Martial arts epic ‘Warlords’ hankers for box office blood

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Martial arts epic ‘Warlords’ hankers for box office blood


Film director Peter Chan. By Kim Seong-ryong

Film director Peter Chan has changed tack with his recent release.
Best known for romances like “He’s a Woman, He’s a Man” (1994), “Comrades: Almost a Love Story” (1996) and “Perhaps Love” (2005), Chan, 47, recently shot a martial arts movie, “The Warlords.”
The film, which opens tomorrow in Korea and stars Andy Lau, Jet Li and Takeshi Kaneshiro, has taken 20 billion won ($21.14 million) in China and Hong Kong since mid-December.
Set during the Taiping Rebellion in the late Qing Dynasty, the story tells how war and political intrigue come between three blood brothers ― Lau, Li and Kaneshiro.
General Pang Qing Yun, played by Li, survives a bloody battle, but his soldiers get killed. He befriends bandit leader Zhao Erhu, played by Lau, and Jiang Wu Yang, played by Kaneshiro.
Pang urges Zhao and Jiang to join his troops, persuading them that it’s better to die in battle than of hunger.
Although this film is Chan’s first action movie, the battle sequences are beautifully realized in all full technicolor detail.
Despite his long affair with love stories, it turns out that Chan has been itching to shoot a war film.
“I told myself that if I ever produce an action feature, I would remake ‘Blood Brothers,’” Chan said in Korea while promoting The Warlords.
Chang Cheh directed “Blood Brothers” in 1973, a film based on an old crime story, “The Assassination of Ma.” Chang’s movie greatly influenced Chan as a youngster.
Chan wanted to create a character similar to Chang Wen Hsiang, played by David Chang, the main character in Blood Brothers.
“Hsiang is a villain, but he’s also noble,” Chan said.
Chan was attracted by the delicate balance of good and evil portrayed by Hsiang in Chang’s 1973 hit.
“It’s often tough for young people to distinguish good and evil,” he said. “But as you grow older, you become more subjective.”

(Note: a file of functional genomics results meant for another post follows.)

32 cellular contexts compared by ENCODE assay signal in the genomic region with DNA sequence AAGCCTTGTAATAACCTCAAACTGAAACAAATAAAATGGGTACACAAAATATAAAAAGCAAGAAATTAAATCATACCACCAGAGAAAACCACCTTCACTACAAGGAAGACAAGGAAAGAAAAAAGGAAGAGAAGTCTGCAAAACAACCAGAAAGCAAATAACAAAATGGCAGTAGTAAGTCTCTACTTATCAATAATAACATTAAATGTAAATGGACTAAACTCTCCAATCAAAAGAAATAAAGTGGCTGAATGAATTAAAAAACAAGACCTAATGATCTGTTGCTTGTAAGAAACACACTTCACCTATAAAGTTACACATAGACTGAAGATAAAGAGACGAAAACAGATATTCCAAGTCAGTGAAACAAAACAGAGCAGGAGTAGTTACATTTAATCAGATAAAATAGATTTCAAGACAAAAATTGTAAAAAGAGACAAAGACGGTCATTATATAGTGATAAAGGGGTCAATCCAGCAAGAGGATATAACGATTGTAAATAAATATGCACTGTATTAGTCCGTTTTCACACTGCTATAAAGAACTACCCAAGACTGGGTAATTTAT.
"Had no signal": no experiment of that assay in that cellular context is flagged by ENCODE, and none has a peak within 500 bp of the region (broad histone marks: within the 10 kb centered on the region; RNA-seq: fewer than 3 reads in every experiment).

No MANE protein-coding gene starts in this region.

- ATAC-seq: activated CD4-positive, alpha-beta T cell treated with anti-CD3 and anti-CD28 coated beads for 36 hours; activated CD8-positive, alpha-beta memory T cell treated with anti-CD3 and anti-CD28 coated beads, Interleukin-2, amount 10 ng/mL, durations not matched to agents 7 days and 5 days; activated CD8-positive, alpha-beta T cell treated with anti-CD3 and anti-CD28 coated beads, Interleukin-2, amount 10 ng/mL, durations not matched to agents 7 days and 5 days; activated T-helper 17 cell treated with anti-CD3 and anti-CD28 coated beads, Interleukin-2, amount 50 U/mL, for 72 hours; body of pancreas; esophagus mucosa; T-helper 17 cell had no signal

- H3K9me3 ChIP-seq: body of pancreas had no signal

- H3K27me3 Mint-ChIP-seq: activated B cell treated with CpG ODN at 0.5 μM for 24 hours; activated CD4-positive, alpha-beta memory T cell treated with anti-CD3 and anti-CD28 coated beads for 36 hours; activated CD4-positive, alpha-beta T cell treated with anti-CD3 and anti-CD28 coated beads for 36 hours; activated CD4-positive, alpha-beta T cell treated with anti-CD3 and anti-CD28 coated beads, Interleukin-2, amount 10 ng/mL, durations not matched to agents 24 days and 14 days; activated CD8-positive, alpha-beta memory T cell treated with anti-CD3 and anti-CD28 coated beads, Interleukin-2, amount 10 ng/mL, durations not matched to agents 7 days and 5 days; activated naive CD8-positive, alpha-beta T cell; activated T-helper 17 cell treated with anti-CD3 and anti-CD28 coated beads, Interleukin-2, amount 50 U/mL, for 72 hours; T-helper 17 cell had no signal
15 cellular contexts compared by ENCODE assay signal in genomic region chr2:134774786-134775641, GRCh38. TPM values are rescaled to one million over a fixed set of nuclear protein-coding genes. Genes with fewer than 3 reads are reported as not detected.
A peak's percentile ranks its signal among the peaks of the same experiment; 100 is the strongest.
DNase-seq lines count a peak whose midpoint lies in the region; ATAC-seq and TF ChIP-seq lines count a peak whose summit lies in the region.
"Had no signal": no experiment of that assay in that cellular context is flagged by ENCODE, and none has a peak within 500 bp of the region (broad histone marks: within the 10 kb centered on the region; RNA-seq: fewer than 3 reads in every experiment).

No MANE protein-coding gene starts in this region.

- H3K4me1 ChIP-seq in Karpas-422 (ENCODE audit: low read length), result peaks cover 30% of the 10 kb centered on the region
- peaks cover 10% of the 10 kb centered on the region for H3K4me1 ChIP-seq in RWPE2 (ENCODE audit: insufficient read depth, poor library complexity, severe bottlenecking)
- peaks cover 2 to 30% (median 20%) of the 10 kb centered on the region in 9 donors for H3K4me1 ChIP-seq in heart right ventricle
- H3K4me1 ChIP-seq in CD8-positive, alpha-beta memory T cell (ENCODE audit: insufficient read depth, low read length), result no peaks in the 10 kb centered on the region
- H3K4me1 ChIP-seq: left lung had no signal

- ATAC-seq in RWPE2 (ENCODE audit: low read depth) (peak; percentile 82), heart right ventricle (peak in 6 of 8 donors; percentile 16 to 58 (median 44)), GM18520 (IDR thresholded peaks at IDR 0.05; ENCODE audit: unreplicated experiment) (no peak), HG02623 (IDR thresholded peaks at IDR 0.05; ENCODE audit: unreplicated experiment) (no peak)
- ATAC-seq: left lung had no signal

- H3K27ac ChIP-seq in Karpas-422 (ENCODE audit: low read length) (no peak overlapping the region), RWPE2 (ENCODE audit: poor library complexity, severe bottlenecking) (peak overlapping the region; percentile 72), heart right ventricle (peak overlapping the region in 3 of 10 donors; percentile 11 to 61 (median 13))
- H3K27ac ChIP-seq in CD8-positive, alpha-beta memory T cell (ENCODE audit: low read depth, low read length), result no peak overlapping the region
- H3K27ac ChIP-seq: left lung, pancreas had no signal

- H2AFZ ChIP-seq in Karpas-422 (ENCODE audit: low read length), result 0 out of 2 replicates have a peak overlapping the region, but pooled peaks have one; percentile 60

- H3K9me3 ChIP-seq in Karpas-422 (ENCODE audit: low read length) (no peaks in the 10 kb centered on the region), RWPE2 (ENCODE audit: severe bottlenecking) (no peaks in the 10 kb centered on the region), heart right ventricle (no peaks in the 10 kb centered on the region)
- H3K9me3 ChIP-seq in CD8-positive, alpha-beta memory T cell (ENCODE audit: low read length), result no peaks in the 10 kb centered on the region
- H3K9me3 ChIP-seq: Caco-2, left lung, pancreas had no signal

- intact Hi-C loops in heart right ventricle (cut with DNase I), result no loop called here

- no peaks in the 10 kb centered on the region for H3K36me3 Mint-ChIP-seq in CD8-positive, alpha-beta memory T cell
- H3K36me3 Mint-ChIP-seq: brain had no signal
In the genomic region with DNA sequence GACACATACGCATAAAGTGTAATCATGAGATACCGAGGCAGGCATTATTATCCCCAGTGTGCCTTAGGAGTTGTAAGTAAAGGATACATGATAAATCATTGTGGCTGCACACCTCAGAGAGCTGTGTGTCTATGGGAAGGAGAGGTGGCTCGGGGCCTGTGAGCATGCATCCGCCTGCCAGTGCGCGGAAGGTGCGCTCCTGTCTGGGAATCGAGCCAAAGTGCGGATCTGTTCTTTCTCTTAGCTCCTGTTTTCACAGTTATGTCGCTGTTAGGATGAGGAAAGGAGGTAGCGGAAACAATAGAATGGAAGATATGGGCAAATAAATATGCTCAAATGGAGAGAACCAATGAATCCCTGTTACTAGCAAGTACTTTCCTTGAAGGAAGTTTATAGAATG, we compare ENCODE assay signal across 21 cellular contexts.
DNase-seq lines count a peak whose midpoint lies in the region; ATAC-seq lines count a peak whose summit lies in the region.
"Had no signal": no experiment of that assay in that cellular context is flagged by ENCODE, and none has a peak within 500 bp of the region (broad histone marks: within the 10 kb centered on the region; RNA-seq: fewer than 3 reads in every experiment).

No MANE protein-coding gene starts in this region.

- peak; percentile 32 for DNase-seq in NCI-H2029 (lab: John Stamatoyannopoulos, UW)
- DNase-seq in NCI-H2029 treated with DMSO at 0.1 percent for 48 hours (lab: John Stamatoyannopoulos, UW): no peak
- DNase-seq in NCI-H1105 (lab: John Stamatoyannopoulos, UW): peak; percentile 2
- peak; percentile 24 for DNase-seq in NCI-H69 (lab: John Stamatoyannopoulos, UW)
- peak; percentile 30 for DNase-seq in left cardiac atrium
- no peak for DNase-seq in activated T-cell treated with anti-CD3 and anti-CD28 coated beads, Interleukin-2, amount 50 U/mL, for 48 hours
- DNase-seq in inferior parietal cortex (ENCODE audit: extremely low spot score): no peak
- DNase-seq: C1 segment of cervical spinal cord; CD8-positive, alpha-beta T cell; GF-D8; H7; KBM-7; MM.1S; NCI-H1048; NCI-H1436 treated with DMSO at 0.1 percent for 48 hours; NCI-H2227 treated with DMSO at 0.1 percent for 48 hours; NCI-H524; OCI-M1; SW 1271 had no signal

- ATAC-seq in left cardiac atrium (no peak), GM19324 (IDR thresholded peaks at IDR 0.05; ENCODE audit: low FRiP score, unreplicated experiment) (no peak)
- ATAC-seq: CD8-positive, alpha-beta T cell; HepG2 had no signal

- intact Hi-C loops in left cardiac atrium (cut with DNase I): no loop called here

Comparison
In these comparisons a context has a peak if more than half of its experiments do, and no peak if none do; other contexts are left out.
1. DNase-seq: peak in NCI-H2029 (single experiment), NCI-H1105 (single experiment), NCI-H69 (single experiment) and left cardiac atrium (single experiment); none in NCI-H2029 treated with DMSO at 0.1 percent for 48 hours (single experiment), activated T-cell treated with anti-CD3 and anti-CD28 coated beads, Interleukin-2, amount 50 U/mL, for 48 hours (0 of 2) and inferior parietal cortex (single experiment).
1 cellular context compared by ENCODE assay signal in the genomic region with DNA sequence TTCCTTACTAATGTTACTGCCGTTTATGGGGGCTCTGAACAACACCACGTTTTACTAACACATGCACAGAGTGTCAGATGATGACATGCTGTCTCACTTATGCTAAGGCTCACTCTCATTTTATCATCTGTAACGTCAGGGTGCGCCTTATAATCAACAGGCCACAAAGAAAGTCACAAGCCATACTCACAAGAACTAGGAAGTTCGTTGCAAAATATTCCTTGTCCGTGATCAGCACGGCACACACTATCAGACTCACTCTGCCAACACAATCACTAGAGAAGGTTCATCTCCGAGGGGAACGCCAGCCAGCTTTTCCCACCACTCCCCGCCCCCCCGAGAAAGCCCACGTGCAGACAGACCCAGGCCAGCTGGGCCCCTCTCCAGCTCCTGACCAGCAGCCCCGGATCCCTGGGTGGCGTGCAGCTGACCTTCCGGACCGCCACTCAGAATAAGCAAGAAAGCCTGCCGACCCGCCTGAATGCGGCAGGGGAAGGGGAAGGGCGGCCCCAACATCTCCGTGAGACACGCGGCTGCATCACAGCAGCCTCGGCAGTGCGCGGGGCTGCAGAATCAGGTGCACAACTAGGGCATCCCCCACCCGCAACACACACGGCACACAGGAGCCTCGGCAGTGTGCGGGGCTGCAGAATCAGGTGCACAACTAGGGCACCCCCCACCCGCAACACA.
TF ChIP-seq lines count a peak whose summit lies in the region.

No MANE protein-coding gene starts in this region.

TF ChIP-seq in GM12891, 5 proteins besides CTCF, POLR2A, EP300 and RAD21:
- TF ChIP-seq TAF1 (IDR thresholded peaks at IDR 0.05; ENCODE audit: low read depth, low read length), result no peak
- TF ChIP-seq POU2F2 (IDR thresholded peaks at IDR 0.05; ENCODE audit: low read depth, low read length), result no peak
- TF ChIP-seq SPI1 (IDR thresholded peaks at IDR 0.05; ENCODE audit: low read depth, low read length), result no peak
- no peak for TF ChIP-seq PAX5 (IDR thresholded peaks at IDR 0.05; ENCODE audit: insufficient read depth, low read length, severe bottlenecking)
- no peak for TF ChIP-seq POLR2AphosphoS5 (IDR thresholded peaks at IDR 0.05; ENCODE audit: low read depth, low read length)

In The Warlords, the characters of Zhao and Jiang may appear to be better than General Pang, but they are also professional killers.
During his press conference, Chan was full of praise for Li in his role as the General.
“[Li] has never played such a vicious character before,” Chan said, noting how the actor’s secret charm is brought out most when he takes on a new role.
“Li has great kung fu skills. When he was 12 he met Deng Xiaoping, the Chinese communist leader.
He also demonstrated martial arts in front of America’s 37th president, Richard Nixon,” Chan said.
Chan talked about the hardships that Li has faced in his life. He talked about how Li was devastated when gangsters killed his manager after Li finished the series “Once Upon a Time in China.”
“Li grew up during the Chinese Cultural Revolution,” Chan said. “He experienced the stresses of that period of history.”
Chan said Li’s background mirrored his character in The Warlords.
“An actor often just acts out his role, but sometimes a role allows an actor to draw on real experience to convey raw emotions,” he said.
Some commentators said Lau’s role is similar to Ge Li from “Battle of Wits” (2006), starring Korean actor Ahn Sung-ki. Both characters were prepared to make sacrifices.
But Chan said the two characters are very different.
Ge Li is an intellectual and an idealist, Chan said, whereas Zhao is the opposite.
“Zhao is naive, but that naivete allows him to be courageous in war,” Chan said.
Chan compared Pang to a contemporary CEO whereas Zhao is a traditional romantic. “In my view, the story is quite far from the general concept of brotherhood,” Chan pointed out.
The theme in The Warlords is close to Chan’s heart.
“I’m most skeptical about friendship,” he said. “Brotherhood is a made-up thing.”
That falsehood is depicted in The Warlords.

By Lee Hoo-nam JoongAng Ilbo/ Lee Eun-joo Contributing Writer []
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